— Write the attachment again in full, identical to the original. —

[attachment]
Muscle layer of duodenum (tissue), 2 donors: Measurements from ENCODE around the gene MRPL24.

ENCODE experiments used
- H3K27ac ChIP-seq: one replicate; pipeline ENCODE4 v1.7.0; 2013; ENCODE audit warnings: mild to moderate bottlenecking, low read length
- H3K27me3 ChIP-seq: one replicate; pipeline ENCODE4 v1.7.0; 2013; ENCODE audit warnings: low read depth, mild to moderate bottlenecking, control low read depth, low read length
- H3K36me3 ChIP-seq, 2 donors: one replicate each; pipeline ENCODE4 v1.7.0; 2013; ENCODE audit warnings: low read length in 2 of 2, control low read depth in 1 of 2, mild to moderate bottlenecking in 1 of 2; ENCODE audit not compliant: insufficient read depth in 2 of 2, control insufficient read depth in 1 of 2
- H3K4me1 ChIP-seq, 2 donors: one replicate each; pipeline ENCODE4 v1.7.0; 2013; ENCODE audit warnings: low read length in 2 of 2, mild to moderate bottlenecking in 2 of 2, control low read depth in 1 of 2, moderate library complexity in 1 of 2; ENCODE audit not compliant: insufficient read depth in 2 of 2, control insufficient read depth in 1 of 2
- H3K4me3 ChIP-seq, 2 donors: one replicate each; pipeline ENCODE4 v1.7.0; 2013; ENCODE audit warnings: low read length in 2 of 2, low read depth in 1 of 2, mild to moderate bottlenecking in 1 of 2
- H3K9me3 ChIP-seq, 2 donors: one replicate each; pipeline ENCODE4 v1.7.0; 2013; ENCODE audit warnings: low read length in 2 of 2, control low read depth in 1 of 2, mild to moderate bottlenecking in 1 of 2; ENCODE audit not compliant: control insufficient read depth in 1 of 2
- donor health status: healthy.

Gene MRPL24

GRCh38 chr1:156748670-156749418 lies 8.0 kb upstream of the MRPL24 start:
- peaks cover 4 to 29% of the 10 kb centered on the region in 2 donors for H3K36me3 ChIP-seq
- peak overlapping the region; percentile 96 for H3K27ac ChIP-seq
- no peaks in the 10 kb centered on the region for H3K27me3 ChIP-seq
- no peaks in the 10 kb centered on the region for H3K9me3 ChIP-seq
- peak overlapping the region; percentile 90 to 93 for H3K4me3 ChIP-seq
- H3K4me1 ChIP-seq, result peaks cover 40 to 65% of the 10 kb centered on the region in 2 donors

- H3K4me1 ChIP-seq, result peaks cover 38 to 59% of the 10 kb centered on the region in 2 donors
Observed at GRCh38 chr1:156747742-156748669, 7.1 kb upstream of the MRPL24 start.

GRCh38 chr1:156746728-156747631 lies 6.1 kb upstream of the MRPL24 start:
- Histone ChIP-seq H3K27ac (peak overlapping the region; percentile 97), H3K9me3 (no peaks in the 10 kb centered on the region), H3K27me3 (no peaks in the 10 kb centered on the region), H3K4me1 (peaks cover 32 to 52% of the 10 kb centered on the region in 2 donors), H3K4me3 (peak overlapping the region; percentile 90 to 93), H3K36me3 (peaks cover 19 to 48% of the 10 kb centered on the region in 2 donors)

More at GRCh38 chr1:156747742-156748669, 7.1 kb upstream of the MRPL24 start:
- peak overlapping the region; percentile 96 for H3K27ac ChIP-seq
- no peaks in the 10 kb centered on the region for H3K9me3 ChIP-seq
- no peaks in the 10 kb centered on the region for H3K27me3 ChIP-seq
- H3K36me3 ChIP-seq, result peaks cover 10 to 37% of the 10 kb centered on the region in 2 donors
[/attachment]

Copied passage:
Muscle layer of duodenum (tissue), 2 donors: Measurements from ENCODE around the gene MRPL24.

ENCODE experiments used
- H3K27ac ChIP-seq: one replicate; pipeline ENCODE4 v1.7.0; 2013; ENCODE audit warnings: mild to moderate bottlenecking, low read length
- H3K27me3 ChIP-seq: one replicate; pipeline ENCODE4 v1.7.0; 2013; ENCODE audit warnings: low read depth, mild to moderate bottlenecking, control low read depth, low read length
- H3K36me3 ChIP-seq, 2 donors: one replicate each; pipeline ENCODE4 v1.7.0; 2013; ENCODE audit warnings: low read length in 2 of 2, control low read depth in 1 of 2, mild to moderate bottlenecking in 1 of 2; ENCODE audit not compliant: insufficient read depth in 2 of 2, control insufficient read depth in 1 of 2
- H3K4me1 ChIP-seq, 2 donors: one replicate each; pipeline ENCODE4 v1.7.0; 2013; ENCODE audit warnings: low read length in 2 of 2, mild to moderate bottlenecking in 2 of 2, control low read depth in 1 of 2, moderate library complexity in 1 of 2; ENCODE audit not compliant: insufficient read depth in 2 of 2, control insufficient read depth in 1 of 2
- H3K4me3 ChIP-seq, 2 donors: one replicate each; pipeline ENCODE4 v1.7.0; 2013; ENCODE audit warnings: low read length in 2 of 2, low read depth in 1 of 2, mild to moderate bottlenecking in 1 of 2
- H3K9me3 ChIP-seq, 2 donors: one replicate each; pipeline ENCODE4 v1.7.0; 2013; ENCODE audit warnings: low read length in 2 of 2, control low read depth in 1 of 2, mild to moderate bottlenecking in 1 of 2; ENCODE audit not compliant: control insufficient read depth in 1 of 2
- donor health status: healthy.

Gene MRPL24

GRCh38 chr1:156748670-156749418 lies 8.0 kb upstream of the MRPL24 start:
- peaks cover 4 to 29% of the 10 kb centered on the region in 2 donors for H3K36me3 ChIP-seq
- peak overlapping the region; percentile 96 for H3K27ac ChIP-seq
- no peaks in the 10 kb centered on the region for H3K27me3 ChIP-seq
- no peaks in the 10 kb centered on the region for H3K9me3 ChIP-seq
- peak overlapping the region; percentile 90 to 93 for H3K4me3 ChIP-seq
- H3K4me1 ChIP-seq, result peaks cover 40 to 65% of the 10 kb centered on the region in 2 donors

- H3K4me1 ChIP-seq, result peaks cover 38 to 59% of the 10 kb centered on the region in 2 donors
Observed at GRCh38 chr1:156747742-156748669, 7.1 kb upstream of the MRPL24 start.

GRCh38 chr1:156746728-156747631 lies 6.1 kb upstream of the MRPL24 start:
- Histone ChIP-seq H3K27ac (peak overlapping the region; percentile 97), H3K9me3 (no peaks in the 10 kb centered on the region), H3K27me3 (no peaks in the 10 kb centered on the region), H3K4me1 (peaks cover 32 to 52% of the 10 kb centered on the region in 2 donors), H3K4me3 (peak overlapping the region; percentile 90 to 93), H3K36me3 (peaks cover 19 to 48% of the 10 kb centered on the region in 2 donors)

More at GRCh38 chr1:156747742-156748669, 7.1 kb upstream of the MRPL24 start:
- peak overlapping the region; percentile 96 for H3K27ac ChIP-seq
- no peaks in the 10 kb centered on the region for H3K9me3 ChIP-seq
- no peaks in the 10 kb centered on the region for H3K27me3 ChIP-seq
- H3K36me3 ChIP-seq, result peaks cover 10 to 37% of the 10 kb centered on the region in 2 donors